[Albert Van Kirk]: Yes.

[Interviewer]: Prior to the Spring of 1970, how would you describe the atmosphere on the campus -- say ’69, late ’69, early ’70?

[Albert Van Kirk]: I really am not a good person to ask about that, because I was married, I had a child, I lived in Ravenna. I was taking twenty-three [credit] hours. Well, let’s see -- no, that Spring I took a minimum of, well, I think maybe twelve hours. Then worked that summer, and then started again in the Fall. By that time I had begun to crank up my hours, because my wife informed me that she was only going to teach two years and then we were going to have more kids. Obviously, I wasn’t going to argue with that.

[Interviewer]: [laughs]

[Albert Van Kirk]: [laughs] That would be a foolish argument.

[Interviewer]: Uh-huh.

[Albert Van Kirk]: But I had started a business, working to augment our income, and so I had that going. I was carrying, I think by the Winter Quarter, I was up to eighteen or twenty hours. I had taken as many as twenty-three hours. I don’t know if the hours still relate the same?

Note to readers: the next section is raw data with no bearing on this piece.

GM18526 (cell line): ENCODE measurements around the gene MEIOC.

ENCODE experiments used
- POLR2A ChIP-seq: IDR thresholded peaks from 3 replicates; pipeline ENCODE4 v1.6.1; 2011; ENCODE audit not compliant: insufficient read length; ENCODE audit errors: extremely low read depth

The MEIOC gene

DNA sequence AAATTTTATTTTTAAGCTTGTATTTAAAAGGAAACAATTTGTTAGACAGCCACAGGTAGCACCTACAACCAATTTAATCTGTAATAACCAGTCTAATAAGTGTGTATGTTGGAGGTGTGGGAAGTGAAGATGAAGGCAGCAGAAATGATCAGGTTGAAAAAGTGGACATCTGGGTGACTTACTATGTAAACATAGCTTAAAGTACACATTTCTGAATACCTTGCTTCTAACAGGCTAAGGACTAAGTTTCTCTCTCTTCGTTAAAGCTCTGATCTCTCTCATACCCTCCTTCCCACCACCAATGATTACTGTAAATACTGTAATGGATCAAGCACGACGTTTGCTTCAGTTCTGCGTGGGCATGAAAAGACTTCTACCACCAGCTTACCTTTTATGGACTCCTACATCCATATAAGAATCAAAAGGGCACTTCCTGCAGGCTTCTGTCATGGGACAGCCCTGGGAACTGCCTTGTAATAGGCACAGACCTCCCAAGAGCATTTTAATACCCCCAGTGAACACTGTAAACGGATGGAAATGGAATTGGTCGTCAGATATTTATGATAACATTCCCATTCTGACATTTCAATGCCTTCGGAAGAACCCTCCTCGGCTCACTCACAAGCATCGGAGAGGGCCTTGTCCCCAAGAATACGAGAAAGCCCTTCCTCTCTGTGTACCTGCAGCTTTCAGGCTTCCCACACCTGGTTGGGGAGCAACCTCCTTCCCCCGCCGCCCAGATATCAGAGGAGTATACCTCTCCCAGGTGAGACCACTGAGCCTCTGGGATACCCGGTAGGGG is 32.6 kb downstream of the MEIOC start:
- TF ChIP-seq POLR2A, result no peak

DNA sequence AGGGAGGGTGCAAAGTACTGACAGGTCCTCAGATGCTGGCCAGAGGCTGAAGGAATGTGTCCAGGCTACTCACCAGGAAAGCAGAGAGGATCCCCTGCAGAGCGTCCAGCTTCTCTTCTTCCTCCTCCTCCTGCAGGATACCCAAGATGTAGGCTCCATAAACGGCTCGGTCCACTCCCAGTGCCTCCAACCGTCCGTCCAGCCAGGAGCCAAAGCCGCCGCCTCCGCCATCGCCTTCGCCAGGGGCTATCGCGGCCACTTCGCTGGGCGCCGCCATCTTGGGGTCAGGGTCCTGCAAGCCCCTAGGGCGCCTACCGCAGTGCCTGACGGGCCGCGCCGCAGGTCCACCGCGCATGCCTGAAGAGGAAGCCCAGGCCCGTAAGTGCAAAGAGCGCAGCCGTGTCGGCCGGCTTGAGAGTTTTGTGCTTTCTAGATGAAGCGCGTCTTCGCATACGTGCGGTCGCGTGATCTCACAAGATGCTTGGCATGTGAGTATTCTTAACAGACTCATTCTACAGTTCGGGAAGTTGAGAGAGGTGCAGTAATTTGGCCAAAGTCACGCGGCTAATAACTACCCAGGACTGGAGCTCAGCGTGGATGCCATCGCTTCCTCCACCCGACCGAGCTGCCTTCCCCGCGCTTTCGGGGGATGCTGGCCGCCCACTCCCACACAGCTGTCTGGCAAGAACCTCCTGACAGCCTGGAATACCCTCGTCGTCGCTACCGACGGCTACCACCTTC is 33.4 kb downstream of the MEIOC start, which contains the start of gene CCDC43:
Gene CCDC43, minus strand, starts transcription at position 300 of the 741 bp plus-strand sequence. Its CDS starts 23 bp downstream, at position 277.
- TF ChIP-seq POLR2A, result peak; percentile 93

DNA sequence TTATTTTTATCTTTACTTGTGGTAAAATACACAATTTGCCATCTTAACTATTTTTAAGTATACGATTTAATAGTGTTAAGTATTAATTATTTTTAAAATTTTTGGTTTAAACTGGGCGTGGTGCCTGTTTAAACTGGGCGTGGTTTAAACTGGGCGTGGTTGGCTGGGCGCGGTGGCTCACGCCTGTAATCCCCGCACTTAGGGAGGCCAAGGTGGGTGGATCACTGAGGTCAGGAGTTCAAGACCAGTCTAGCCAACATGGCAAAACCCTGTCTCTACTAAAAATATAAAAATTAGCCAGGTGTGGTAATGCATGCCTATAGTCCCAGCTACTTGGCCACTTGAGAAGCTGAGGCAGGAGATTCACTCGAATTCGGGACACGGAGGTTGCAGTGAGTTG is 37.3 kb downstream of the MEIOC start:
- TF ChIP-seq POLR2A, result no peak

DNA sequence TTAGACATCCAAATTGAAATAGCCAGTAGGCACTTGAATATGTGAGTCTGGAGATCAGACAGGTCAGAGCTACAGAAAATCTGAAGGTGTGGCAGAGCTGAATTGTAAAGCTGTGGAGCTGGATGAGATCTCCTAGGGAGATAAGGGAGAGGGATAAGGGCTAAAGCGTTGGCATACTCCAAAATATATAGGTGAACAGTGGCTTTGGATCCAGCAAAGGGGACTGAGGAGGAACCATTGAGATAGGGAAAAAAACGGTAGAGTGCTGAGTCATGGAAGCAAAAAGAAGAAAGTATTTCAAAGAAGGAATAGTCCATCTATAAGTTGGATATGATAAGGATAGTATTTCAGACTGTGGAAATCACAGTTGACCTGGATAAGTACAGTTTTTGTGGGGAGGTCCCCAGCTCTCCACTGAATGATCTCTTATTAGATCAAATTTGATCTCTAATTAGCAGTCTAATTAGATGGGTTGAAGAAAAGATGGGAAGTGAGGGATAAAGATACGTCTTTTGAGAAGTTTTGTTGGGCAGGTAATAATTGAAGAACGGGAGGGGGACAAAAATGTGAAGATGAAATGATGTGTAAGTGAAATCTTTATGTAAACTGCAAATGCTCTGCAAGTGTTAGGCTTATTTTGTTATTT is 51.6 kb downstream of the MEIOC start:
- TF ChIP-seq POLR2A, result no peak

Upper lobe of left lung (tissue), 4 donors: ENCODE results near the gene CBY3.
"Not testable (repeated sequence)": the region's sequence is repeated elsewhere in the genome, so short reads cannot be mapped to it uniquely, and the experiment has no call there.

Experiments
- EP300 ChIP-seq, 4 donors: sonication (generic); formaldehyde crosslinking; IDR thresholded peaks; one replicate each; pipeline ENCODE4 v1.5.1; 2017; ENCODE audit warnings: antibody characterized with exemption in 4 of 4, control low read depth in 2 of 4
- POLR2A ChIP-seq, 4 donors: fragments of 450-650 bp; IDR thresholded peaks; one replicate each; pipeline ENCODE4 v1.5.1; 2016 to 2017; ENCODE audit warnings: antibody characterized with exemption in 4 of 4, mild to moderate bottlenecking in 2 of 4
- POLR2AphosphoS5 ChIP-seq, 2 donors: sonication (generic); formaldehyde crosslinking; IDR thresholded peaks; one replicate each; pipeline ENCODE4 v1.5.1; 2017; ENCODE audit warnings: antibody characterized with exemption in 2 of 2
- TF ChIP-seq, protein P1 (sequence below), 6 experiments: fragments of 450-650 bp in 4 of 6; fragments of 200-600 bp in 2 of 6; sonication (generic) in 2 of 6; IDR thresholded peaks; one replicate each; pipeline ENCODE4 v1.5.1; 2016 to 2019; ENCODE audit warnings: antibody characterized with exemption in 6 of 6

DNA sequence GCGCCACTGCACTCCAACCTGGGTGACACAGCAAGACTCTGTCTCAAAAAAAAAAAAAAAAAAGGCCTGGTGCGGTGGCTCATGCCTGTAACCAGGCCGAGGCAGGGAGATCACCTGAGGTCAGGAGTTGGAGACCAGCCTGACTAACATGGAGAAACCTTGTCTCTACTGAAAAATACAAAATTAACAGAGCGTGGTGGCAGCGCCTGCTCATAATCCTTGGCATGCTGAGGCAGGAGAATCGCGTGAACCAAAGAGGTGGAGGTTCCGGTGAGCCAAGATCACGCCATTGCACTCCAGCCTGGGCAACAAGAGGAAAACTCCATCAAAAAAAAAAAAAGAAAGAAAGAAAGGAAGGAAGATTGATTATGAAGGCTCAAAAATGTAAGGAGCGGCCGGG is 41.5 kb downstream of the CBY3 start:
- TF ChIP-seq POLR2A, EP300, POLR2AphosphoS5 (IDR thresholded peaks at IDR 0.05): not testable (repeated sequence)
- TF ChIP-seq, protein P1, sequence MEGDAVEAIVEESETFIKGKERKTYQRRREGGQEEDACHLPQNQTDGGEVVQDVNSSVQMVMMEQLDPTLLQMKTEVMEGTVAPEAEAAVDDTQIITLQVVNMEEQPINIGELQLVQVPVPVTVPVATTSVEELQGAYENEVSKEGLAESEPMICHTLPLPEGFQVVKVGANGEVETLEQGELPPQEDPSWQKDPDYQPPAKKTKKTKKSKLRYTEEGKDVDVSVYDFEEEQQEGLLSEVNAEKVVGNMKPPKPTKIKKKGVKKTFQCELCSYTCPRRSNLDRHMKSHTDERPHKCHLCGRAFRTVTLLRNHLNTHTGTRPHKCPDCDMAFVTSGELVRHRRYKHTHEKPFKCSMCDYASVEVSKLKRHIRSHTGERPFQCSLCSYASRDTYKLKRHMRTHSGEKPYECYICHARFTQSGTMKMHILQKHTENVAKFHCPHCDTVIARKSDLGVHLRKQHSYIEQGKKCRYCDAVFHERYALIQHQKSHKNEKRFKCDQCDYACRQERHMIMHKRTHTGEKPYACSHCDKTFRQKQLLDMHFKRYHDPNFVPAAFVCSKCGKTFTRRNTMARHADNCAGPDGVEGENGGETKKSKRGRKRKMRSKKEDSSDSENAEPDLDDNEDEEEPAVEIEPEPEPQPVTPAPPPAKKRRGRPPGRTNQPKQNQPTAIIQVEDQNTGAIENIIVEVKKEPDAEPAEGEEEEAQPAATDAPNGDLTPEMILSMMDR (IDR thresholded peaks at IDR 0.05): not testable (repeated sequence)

[Interviewer]: I’m not sure.

[Albert Van Kirk]: But in those days, a full course load was twelve hours. So if you had over, I think, sixteen or more you had to get a sign off by the Dean of the school to take the extra load.

[Interviewer]: And you’re on quarter, then, not semester?

[Albert Van Kirk]: Quarters, yes. I went straight through. I didn't spend a whole lot of time on campus, per se. I was there, and I spent some time in the Student Union with other guys from the Veterans Club in the mornings, in between classes; and then in the afternoons, for the most part, I was working. So I didn't hang out, I didn't live in the dormitories. I can't really tell you that.